and `TemporalParticlestoPathlines`

filter can be added on top of. The full ParaView pipeline is shown below.

The final visualization can be seen in the slider at the top of the page for the comparison between the closest result of the numerical simulation and the actual experiment picture. For the final visualizations, the timesteps were matched to that of SST model with the most accurate visualization compared to the original figure. It should be noted that the best matching timestep is not in the ‘steady state’ of the transient simulation. All of the simulations show a more elongated separation bubble at the leading edge of the plate after a long enough physical time period, which can be assumed to show the steady state. There could be multiple reasons for this, the most probable being a slightly inaccurate simulation geometry model compared to the plate used in the experiment. There are no specific details about the beveled edges of the real plate, so these were simply modeled as close as possible to the actual plate. The visualizations of the all of the turbulence model results can be seen in the slider figures below.

As can be seen from the second slider, the difference in flow field prediction between the k-omega and SST model are barely noticeable. This is to be expected, since in the SST model, the blending function activated the k-omega model in the near wall region, thus both models should predict a similar flow field close to the wall boundary. However, there is a noticeable difference between the k-epsilon and k-omega model when comparing the height of the recirculating separation bubble at the leading edge of the plate.

#### Turbulence model comparison #

To further highlight the difference in boundary layer height prediction between the two k-omega models (k-omega and SST) and k-epsilon model, some post processing filters can be applied to the velocity field of the simulation outputs at equal timesteps. First, one can add a grid to the background of the graphics window in order to quantify the actual boundary layer height. However, the grid (or the data) must be rotated 2.5 degrees using the `Transform`

filter in order to turn the plate horizontally and be able to measure the boundary layer height normal to the plate. Then, a `Contour`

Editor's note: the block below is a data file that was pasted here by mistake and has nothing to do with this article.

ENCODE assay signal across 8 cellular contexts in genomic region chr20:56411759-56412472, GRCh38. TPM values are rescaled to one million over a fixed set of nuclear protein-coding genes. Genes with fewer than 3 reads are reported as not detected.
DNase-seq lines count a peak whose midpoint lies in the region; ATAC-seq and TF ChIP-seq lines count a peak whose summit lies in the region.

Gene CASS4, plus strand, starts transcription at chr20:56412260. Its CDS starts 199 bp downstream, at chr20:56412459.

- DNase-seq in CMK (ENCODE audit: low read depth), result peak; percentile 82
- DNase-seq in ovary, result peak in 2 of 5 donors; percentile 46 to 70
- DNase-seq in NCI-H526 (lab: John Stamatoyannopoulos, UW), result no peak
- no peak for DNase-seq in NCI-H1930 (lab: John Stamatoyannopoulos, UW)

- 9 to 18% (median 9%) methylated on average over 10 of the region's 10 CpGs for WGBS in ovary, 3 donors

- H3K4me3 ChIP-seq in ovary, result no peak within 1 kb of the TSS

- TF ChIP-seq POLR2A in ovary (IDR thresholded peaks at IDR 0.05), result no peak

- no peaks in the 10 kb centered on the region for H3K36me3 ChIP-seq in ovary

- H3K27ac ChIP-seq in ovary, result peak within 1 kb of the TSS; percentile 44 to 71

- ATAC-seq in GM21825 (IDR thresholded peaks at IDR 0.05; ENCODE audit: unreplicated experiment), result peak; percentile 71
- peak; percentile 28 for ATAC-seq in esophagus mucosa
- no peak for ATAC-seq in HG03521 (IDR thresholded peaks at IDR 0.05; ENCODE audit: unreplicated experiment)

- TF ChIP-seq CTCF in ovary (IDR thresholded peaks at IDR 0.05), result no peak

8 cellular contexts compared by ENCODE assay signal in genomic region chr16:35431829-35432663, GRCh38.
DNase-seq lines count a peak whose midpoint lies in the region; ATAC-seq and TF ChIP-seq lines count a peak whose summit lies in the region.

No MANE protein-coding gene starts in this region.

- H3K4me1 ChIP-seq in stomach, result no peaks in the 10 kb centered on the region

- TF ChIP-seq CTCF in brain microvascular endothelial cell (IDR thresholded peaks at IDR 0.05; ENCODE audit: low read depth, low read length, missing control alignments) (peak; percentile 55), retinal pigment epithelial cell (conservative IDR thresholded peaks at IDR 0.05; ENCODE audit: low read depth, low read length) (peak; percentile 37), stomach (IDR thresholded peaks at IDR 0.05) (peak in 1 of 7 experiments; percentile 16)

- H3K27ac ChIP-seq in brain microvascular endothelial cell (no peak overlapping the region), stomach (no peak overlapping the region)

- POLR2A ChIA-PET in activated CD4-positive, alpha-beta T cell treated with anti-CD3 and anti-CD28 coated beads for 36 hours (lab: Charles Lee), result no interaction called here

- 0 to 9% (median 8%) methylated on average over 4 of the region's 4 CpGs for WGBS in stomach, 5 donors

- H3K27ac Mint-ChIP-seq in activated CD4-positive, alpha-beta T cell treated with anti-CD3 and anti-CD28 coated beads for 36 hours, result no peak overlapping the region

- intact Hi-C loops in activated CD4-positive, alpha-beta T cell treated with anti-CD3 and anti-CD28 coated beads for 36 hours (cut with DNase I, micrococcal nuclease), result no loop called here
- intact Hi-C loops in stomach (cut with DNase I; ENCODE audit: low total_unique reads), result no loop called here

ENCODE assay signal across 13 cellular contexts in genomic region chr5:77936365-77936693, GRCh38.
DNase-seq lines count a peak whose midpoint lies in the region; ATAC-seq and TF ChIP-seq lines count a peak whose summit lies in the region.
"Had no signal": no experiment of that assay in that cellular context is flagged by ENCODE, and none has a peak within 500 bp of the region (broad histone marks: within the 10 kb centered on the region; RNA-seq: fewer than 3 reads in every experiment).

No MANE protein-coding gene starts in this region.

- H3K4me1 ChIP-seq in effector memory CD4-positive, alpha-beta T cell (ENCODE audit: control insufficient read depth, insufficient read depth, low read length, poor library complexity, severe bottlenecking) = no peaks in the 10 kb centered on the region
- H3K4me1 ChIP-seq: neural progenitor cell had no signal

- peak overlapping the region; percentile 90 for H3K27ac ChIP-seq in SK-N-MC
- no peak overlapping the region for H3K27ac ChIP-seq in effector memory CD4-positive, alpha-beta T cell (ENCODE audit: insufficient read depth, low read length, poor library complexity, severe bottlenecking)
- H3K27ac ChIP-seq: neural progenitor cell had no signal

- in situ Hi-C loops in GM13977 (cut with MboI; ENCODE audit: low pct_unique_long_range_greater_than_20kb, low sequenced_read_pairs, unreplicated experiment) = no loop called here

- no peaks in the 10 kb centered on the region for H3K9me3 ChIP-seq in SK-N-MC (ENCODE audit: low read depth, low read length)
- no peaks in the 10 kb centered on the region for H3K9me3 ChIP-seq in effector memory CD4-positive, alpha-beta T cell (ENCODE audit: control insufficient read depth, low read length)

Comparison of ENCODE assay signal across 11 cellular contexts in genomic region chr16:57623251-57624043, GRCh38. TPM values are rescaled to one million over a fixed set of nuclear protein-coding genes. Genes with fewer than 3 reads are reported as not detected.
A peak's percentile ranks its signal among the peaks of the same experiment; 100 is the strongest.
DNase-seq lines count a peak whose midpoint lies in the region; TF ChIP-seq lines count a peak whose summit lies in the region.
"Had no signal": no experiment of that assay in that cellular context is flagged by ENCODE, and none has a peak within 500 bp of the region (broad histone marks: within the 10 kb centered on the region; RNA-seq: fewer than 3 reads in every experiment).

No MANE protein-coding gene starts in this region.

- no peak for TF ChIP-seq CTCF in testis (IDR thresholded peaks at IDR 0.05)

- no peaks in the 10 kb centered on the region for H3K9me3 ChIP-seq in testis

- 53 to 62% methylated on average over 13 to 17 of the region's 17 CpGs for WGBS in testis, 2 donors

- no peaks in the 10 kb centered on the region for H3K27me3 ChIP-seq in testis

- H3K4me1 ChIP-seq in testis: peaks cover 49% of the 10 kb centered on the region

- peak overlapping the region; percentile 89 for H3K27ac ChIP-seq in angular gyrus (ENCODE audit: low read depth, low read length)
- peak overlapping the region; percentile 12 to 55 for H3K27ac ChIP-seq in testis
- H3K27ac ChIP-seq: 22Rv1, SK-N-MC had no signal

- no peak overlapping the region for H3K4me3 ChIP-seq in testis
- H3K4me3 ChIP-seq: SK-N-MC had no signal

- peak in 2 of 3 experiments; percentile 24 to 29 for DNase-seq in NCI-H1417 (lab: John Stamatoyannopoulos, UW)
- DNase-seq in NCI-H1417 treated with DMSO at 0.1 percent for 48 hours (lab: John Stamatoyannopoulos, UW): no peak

filter can be added with a customized value range for different definitions of the boundary layer thickness. In general, the boundary layer thickness is defined as the height \(\delta\) where
$$
u(x, \delta_{99}) = 0.99 \ u_{\infty}
$$
with \(\delta_{99}\) the normal distance to the plate surface where the velocity magnitude is \(99\)% that of the freestream velocity. To better highlight the boundary layer height in these simulations, multiple different velocity definitions of the boundary layer thickness are taken. Namely the normal distance to \(50\)%, \(60\)%, \(70\)%, \(80\)%, \(90\)% and \(95\)% of the freestream velocity. The result of these post processing steps and the difference between the boundary layer prediction of the k-epsilon and k-omega models can be seen in the slider below.

Although the simulation results can only be compared to the picture of the experiment results and not actual data, the SST and k-omega turbulence model seem to be the most accurate, as can be seen in the slider figure at the very top of the page. If the k-omega and SST model are taken as reference, the slider figure just above shows that the k-epsilon model under-predicts the boundary layer height. The graphs above actually show that at \(15\)% of the plate length (\(x=0.015\ m\)), the k-epsilon model predicts a \(\delta_{70}\) boundary layer height where the k-omega and SST models predict a \(\delta_{50}\) boundary layer height. As for the \(\delta_{95}\) boundary layer height, the k-epsilon model predicts a \(10\)% lower boundary layer height than the two k-omega models.

Knowing how these models behave, this behaviour is to be expected. As mentioned in the ‘Theory’ section in this post, the low Reynolds number k-epsilon model uses damping functions on the coefficients in the model for the energy dissipation rate \(\epsilon\). Although these damping functions greatly increase the near-wall flow prediction compared to the standard k-epsilon model, they are empirical functions and are simply not as accurate as a direct modelling approach found in the k-omega and SST model. These models are based on the specific energy dissipation rate \(\omega = \frac{\epsilon}{k}\), which is the energy dissipation rate per unit kinetic turbulent energy and thus do not need empirical damping functions on the model coefficients.

Another turbulence model comparison with an almost identical simulation and experiment setup to this one can be found on this page. This post also contains more information about the low Reynolds number k-epsilon model.